“Risk is more of a mental challenge and focuses on the commitment level of the climber,” said Bonifield. It relates to how ‘scary’ a move feels, as well as how low-percentage the movement is or if the climb has a ‘point of no return’ where downclimbing on-route is unfavorable, or near-impossible. Some high-risk movements and climbing qualities include the following: dynos; no-hands climbing; slippery, dual-textured footholds or handholds; low-percentage handholds, such as pockets or slots; sparse holds (particularly on a slab wall).
“Intensity focuses on the physicality of a single move or entire boulder,” explained Bonifield. This is how most climbers describe ‘hard’ climbing; it solely relates to the physical ability, power or grit required to finish a climb. High-intensity climbing can focus on challenging holds—such as crimps, slopers, pockets or pinches—but it can also focus on how demanding the movement is. This can include arm-intensive movements such as lock-offs and campusing, or movements requiring flexibility such as high-steps, hand-foot matches and stemming.
To quote Bonifield, “Complexity focuses on the puzzle aspect of the boulder and how difficult it is to figure out.” This is not just about how complicated a climb’s sequence is, but how difficult that sequence is to execute. Coordination movements such as run-and-jumps or double clutches are often used in competition settings, but nuanced, specific footwork―such as heel hooks, toe hooks or backflags―are also common ways to add complexity. Setters can also make use of specific hand sequences that require bumps, crosses or rose moves.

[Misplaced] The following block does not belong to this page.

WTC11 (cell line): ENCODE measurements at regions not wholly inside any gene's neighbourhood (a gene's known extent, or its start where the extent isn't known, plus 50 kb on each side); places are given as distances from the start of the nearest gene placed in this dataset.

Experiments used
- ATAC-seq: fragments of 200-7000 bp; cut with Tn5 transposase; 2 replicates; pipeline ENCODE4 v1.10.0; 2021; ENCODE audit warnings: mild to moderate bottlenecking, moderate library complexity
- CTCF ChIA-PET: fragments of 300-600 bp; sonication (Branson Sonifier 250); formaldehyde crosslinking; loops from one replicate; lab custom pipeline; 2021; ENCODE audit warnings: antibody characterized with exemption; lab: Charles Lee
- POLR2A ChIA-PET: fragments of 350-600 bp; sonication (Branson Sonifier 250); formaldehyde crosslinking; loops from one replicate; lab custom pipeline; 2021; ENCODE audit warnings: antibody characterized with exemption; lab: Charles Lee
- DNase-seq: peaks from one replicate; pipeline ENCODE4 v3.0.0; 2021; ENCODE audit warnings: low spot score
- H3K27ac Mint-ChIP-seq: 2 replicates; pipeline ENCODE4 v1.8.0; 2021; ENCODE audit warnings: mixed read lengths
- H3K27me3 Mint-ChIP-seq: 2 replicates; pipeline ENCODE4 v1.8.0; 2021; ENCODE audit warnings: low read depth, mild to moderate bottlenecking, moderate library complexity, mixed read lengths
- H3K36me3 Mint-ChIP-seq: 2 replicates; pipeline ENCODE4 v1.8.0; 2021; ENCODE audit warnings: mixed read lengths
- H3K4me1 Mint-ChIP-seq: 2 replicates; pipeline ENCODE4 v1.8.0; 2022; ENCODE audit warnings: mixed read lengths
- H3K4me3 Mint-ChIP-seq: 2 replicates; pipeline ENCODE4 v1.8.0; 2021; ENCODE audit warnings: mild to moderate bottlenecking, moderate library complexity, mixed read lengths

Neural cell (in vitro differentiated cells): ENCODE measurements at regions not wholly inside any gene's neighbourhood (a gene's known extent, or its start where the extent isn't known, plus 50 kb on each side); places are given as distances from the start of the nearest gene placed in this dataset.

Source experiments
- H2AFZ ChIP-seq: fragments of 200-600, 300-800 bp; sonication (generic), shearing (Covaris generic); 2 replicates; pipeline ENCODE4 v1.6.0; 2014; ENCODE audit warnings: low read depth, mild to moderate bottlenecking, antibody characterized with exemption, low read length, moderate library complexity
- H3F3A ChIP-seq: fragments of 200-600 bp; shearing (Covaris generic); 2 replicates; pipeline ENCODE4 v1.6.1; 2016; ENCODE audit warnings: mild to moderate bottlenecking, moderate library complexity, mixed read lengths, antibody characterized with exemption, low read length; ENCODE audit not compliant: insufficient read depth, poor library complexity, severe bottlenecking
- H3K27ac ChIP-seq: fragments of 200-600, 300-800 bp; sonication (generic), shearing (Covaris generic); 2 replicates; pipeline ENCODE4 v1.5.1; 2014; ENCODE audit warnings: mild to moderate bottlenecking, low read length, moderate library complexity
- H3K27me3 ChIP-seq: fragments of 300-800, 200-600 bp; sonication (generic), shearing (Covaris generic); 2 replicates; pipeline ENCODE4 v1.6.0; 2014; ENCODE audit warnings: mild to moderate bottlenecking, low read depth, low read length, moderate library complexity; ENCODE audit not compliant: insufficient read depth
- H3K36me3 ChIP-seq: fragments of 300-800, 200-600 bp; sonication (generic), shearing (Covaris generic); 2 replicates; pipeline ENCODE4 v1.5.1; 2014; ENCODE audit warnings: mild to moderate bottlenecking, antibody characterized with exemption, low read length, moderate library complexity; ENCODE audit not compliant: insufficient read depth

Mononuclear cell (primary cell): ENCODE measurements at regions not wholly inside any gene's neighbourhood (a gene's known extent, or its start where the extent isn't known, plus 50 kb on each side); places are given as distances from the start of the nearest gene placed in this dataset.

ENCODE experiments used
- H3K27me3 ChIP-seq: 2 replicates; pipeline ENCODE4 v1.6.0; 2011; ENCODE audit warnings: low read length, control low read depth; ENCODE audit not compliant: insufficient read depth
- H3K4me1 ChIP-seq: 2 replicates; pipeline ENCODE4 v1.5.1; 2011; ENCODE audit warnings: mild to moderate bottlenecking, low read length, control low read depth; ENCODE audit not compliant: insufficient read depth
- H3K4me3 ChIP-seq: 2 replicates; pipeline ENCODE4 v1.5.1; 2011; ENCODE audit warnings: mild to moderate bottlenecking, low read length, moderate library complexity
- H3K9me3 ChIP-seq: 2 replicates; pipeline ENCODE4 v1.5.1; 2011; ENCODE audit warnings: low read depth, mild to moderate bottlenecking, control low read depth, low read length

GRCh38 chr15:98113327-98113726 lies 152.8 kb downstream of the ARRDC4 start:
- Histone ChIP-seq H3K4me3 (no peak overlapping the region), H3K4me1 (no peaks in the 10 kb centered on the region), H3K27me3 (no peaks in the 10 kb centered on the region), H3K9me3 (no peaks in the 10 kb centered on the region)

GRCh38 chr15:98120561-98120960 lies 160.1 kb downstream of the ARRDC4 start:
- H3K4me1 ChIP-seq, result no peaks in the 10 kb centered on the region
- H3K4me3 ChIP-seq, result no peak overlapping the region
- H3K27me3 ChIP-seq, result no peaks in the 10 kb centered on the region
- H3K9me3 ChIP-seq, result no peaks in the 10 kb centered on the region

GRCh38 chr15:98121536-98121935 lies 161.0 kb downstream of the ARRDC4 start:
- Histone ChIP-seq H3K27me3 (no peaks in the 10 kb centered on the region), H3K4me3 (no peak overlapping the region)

Using the RIC Scale in Commercial Setting
There are several advantages to using the RIC Scale in commercial setting environments—both for your setting teams and the end-users. Bonifield and I discussed a few ways to leverage this tool at your gym:
1. Keep Everyone on the Same Page
Communication is key for routesetting quality control, and oftentimes as routesetters we work with setters we’re only meeting for the first time—be it for gym openings, community events or competitive events. The RIC Scale can act as a Rosetta Stone for these interactions, allowing us to discuss climbs with other setters regardless of where we’re from. Bonifield just experienced this in February, when his gym hosted a USAC Divisionals Youth Competition. “We used it when we were setting the most recent youth divisional comp,” he told me. “The chief of the event wanted to use it as a tool to talk about boulders in a productive and efficient manner.”
2. Challenge Your Teammates
Another big benefit to having the RIC Scale in your toolbox is its usefulness as an educational instrument for your setting team’s development. When reviewing his teammates’ climbs, for instance, Bonifield can see if they prefer a particular ‘style’ of setting based on their RIC values, and where they may have room to grow. As a head setter, I’ve done an exercise with my team where each person had to set their assigned climbs based on randomly-generated RIC values; this is not just a fun creative exercise, but one that also challenges setters to think differently about difficulty. (What does a low-risk/high-intensity climb look like, versus one that’s high-risk/low-intensity?)
3. Revisit Your Grading
The RIC Scale also provides an opportunity to see your gym’s grading in a new light, and perhaps encourage a change in how some climbs are graded. For example, if you’re relying too heavily on intensity when choosing V grades, some V2s that are still more challenging in terms of risk and complexity may be better off as V3s. I’ve personally seen setters fall into this trap, setting problems that “feel” easy physically but have movements that are very risky for newer climbers (such as an ‘easy V2’ with a heel-toe cam—yes, that actually happened). “The RIC scale is used to help setters discuss and tweak climbs efficiently,” explained Bonifield. “It allows setters to step back from the conversation of a V-grade and go more in-depth about how risk, intensity, and complexity affect the difficulty of the boulder in regards to the user.”